Our employee ownership also ensures that our interests are aligned with those of our clients. All of our permanent employees are shareholders in the company, and many are invested our funds, demonstrating the conviction in our investment process and our business. As part of our remuneration policy, all of our absolute return fund managers must reinvest 50 per cent of any performance fee they earn into the funds in our range. This investment is locked in for a minimum of three years.

We are specialists. Managing equities is Martin Currie’s only business and all the funds we manage are for external clients. We are committed to our bottom-up, long-term approach focusing on quality, value, growth and change, the proven drivers of share prices. Our 46 investment professionals are able to evaluate and monitor stocks on a global basis, and the single location of our investment team in Edinburgh provides short lines of communication, enabling us to make and implement decisions quickly.

HW: What are your views on risk?

DS: In Omnium, our risk-banding process gives us an appropriate balance of risk and prudence. We do run high-risk strategies – our European and China funds – but we balance these with lower-risk ones. With markets likely to remain volatile for some time, our focus is on protecting our investors’ capital. And Omnium has done a good job here – since launch, we have substantially outperformed our peer group.

Last year’s levels of volatility, government intervention and counterparty risk far exceeded the experience of most investors. As a result, focus on risk management has never been greater. We believe that asset managers should be transparent in their management of risk.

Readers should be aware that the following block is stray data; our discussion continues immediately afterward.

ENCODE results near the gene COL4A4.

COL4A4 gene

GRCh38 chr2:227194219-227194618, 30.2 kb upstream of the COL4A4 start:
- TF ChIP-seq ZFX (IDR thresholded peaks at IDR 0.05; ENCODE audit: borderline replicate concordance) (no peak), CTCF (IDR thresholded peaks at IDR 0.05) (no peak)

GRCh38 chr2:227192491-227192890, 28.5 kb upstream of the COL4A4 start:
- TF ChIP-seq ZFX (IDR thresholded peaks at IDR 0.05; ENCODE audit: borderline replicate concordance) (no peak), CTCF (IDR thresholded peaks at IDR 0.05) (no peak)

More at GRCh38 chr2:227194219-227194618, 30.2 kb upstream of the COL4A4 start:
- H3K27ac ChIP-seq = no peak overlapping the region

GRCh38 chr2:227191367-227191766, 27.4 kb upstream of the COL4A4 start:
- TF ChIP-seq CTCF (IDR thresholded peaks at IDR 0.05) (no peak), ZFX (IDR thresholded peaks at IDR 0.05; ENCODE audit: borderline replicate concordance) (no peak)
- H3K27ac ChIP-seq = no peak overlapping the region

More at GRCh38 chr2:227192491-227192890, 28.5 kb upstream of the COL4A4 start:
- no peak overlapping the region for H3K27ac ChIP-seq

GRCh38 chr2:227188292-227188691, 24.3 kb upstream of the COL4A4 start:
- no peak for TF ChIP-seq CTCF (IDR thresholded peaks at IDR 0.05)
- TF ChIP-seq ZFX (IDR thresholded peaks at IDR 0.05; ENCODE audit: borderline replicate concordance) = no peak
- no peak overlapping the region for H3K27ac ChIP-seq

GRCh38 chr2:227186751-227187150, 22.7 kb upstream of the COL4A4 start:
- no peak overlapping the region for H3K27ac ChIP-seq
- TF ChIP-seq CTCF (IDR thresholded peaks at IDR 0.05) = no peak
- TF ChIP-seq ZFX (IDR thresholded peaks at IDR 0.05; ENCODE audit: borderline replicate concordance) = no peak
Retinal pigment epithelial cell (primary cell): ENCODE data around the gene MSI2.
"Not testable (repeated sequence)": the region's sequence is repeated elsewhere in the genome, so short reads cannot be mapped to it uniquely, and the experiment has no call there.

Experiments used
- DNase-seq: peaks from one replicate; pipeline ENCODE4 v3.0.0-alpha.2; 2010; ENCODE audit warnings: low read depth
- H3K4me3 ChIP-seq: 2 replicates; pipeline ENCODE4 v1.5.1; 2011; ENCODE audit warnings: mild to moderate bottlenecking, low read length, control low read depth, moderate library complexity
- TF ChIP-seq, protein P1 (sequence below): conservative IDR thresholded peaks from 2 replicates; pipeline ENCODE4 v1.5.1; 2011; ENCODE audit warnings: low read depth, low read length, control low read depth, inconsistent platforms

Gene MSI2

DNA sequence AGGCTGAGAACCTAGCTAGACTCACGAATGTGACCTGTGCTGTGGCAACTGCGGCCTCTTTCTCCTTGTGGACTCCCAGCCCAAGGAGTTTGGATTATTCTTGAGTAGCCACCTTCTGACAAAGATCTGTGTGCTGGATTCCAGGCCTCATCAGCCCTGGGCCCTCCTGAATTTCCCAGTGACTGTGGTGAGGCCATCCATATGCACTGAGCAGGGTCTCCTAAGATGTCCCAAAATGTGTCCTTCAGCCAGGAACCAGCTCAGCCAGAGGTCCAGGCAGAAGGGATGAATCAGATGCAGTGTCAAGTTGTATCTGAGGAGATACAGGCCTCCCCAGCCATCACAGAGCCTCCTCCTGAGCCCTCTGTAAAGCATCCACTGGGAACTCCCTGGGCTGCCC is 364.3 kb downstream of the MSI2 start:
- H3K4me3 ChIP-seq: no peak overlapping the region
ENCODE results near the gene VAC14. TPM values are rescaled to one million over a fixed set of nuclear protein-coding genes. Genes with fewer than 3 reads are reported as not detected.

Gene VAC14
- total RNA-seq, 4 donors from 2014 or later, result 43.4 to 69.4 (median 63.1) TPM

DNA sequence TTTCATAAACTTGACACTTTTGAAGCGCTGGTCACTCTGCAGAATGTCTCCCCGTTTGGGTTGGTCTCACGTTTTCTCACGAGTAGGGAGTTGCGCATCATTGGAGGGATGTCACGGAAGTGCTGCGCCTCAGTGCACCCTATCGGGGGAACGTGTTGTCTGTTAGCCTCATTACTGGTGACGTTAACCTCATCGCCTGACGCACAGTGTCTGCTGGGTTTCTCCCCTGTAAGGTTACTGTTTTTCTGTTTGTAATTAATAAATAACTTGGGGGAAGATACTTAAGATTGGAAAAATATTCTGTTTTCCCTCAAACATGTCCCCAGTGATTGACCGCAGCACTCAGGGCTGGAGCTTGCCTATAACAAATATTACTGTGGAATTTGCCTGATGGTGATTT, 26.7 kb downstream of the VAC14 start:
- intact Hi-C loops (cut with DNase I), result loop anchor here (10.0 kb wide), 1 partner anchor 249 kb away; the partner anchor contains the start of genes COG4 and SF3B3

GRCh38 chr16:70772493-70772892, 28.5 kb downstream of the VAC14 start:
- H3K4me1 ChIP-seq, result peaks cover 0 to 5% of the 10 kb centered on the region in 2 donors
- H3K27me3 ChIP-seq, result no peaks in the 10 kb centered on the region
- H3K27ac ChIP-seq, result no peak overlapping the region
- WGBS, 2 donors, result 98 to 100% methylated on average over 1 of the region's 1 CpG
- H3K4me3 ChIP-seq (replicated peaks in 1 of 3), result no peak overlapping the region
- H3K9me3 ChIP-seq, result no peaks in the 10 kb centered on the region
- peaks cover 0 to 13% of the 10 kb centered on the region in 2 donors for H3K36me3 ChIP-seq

Risk management is a vital part of our process. Our risk team monitors our managers and portfolios to ensure adherence to client objectives and fund parameters. Each day, the risk team runs numerous stress tests on each fund, designed to capture sensitivity to every class of systematic risk, from commodity prices or currencies to interest rates and market sectors. We also include historic periods such as the largest one-week move in the investment universe.

We share the findings immediately with our portfolio managers. Ultimately, though, risk models frame the question, they don’t give the answer. There is always a judgement call to be made. For the moment, we are comfortable with our constituent funds’ balance of risk and return.

HW: Are investors’ expectations moving towards capital preservation? If so, how do you deal with this?

DS: The past year has demonstrated that many funds haven’t been able to protect capital adequately. We think that investors will place increasing emphasis on a fund’s record and will expect a robust approach to capital protection. Our record is strong, so we see no need to change our approach.

In Omnium, we aim to capture no more than one-third of a downturn but at least two-thirds of a rising market. We target asymmetrical returns, with many more positive months than negative ones. If we achieve these aims, we will deliver superior long-term performance for our clients, with lower absolute and relative risk than the equity markets. So far, we have exceeded our target, with Omnium capturing less than a fifth of the market fall since launch.

HW: How do you distribute your funds?

DS: We have a global client base, and our funds are available to both US and non-US investors. Our clients include endowments, foundations, pension schemes, family offices, high-net-worth individuals, private banks and funds of funds. We offer both commingled funds and managed accounts for all strategies.

HW: Do you foresee problems in raising mandates from investors through 2009?

DS: We don’t foresee any problems. Thanks to our performance, liquidity and operational platform, we are in a strong position. As investors increase due diligence, they will look to funds with strong records in capital protection and risk management: funds like Omnium.